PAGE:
Reynolds a secret weapon for Dragons
Seattle Dragons head coach Jim Zorn has called wide receiver Keenan Reynolds his secret weapon.
In this case, that’s not cliché. That’s reality.
Reynolds literally knows covert operations. In addition to being a receiver, return man and emergency quarterback, Reynolds is in the United States Naval Reserves with a rank of lieutenant junior grade at the same time he’s trying to carve out a football career.
Reynolds, a graduate of the United States Naval Academy, specializes in cryptologic warfare. He’s not allowed to talk in detail about what he does but says it involves gathering information for battlefield space and strategy.
That’s kind of ironic. Reynolds’ job on the football field is to create space between himself and defenders.
We’ll get to more football in a minute. But first, let’s talk some more about Reynolds’ military duty. The standard graduate of the academy is obligated to five years of active duty.
However, the academy works with graduates who are professional athletes. The rules have changed several times, but the deal Reynolds got is for eight years in the reserves. He’s on active duty two weeks per year and one weekend a month.
During the season, Reynolds is exempt from weekend duty, and he makes up the time during the offseason. At times, Reynolds goes in and does drills on days off from football.
“It’s tough at times, but the Navy has been great about working with me,’’ said Reynolds, 26.
But Reynolds said his Navy duty has been easy compared to making the transition to wide receiver after being a highly decorated quarterback at the academy.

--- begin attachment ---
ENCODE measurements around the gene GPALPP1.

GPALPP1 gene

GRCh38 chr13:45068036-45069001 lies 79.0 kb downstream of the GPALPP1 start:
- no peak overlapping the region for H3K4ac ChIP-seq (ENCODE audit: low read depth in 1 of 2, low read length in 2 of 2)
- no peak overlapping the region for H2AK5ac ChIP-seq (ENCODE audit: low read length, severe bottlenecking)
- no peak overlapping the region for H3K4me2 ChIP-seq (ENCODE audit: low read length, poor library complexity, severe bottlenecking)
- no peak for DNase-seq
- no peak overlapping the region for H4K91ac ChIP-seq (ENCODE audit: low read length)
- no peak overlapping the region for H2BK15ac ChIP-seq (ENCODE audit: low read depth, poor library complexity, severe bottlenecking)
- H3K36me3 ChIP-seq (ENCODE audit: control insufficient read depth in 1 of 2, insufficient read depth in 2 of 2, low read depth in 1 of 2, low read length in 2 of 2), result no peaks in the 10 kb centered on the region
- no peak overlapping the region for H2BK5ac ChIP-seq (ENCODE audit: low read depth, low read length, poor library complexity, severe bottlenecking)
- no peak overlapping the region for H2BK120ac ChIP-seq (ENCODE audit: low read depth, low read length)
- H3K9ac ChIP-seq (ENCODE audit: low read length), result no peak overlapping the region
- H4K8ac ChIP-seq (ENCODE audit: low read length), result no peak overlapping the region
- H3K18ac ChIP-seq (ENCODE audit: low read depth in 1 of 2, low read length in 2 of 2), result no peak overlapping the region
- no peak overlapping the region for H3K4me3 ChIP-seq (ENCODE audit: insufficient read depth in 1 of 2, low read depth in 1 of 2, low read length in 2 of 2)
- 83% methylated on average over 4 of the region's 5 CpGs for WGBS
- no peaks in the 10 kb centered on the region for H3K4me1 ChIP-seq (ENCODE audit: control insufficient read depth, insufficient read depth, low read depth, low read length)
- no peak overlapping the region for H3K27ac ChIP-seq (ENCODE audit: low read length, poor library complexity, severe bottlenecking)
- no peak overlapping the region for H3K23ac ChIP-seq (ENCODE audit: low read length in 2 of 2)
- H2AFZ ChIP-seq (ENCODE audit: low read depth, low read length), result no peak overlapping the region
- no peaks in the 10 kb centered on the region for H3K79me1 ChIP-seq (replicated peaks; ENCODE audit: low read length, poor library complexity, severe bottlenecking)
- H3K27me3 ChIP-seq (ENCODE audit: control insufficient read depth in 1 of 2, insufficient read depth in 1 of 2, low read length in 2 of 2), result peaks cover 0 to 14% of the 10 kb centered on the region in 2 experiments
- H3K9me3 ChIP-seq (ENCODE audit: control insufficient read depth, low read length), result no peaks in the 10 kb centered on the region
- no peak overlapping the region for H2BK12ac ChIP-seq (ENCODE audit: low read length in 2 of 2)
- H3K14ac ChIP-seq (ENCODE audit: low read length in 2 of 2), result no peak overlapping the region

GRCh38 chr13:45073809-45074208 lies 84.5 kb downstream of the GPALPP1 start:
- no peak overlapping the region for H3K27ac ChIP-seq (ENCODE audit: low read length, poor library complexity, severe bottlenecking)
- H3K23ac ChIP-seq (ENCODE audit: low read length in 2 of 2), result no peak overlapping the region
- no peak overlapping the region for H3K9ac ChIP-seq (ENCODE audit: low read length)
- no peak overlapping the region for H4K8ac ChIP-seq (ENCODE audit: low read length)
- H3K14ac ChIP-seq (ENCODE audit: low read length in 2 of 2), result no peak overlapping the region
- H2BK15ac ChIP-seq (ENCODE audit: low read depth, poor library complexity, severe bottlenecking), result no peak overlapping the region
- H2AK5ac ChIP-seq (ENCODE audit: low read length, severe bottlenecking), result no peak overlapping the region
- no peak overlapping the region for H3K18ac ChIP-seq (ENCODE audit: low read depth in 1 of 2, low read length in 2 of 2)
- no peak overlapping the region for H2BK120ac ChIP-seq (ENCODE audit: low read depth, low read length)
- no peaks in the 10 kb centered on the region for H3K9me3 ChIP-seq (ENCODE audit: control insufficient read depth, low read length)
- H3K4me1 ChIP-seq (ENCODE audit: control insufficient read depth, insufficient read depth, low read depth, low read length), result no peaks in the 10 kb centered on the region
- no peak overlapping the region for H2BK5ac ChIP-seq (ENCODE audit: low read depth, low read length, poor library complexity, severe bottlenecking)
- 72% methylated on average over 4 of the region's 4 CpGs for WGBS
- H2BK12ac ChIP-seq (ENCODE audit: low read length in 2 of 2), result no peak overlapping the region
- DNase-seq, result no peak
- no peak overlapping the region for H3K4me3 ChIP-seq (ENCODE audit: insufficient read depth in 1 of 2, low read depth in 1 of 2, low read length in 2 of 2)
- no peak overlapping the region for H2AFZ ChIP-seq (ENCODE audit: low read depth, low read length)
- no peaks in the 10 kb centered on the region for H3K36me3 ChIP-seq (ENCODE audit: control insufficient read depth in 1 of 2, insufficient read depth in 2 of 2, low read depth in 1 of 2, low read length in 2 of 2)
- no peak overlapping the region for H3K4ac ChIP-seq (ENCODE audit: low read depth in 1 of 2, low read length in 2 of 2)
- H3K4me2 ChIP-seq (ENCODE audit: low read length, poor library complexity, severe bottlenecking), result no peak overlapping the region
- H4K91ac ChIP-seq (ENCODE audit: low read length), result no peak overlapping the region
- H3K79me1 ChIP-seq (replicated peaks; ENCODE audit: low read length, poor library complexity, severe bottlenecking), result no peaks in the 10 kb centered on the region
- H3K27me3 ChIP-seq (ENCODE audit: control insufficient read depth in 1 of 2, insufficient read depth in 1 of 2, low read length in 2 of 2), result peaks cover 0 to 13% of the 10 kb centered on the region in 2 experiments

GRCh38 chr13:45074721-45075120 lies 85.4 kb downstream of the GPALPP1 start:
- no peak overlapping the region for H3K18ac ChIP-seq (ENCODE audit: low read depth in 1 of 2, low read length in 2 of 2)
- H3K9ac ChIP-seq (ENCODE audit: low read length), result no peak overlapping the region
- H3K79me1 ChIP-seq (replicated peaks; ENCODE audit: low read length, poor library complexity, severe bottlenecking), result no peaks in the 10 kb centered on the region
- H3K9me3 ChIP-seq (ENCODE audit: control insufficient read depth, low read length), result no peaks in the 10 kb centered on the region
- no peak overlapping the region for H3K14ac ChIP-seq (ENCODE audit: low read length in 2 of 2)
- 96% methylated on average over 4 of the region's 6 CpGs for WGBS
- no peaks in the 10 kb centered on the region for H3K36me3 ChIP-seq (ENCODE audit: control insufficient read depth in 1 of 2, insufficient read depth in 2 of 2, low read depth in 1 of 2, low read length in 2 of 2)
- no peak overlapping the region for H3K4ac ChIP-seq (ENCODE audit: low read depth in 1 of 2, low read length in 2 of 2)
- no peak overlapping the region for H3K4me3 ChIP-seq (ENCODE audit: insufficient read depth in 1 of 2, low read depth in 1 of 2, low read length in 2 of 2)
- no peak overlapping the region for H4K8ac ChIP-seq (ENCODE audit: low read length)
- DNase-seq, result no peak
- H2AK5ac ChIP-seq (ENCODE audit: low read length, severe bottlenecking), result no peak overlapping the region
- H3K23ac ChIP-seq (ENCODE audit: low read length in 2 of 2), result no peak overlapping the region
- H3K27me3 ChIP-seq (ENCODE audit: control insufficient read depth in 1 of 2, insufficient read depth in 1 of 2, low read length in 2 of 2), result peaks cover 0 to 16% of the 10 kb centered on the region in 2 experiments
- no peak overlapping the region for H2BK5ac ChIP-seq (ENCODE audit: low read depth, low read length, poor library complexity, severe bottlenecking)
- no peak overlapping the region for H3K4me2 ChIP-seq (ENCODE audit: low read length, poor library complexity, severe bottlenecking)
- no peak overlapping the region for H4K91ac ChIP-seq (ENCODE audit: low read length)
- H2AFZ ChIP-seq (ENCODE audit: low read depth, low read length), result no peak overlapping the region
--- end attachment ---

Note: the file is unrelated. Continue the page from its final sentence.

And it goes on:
He finished his career with an NCAA Division I record 88 touchdowns and an FBS quarterback record of 4,559 rushing yards. Reynolds wasn’t much of a passer, though, and the Baltimore Ravens moved him to receiver after drafting him in the sixth round in 2016. He spent time with the Redskins in 2017 and with the Seahawks in 2018 but was out of football last year.
The XFL came along, though, and Reynolds is making the most of his opportunity this time around. Reynolds is a team captain on special teams, but he’s far more than that.
“He’s our best wide receiver,’’ Seattle director of player personnel Tony Softli said. “You also won’t find a better young man on or off the field.’’
While it may seem like Reynolds has led a charmed life, he said the switch to wide receiver was the most difficult thing he’s ever done.
“I struggled,’’ Reynolds said. “Man, did I struggle. I had no clue what I was doing at first. But being in the XFL is getting me lots of playing time, and I’m feeling comfortable as a receiver now.’’
In last week’s win against the Tampa Bay Vipers, Reynolds caught three passes for 87 yards and a touchdown. He also has a plan for the future.
“I want to get back to the NFL,’’ Reynolds said. “I want to finish my military duty. Then, I want to be either a coach or a front-office guy working in personnel.’’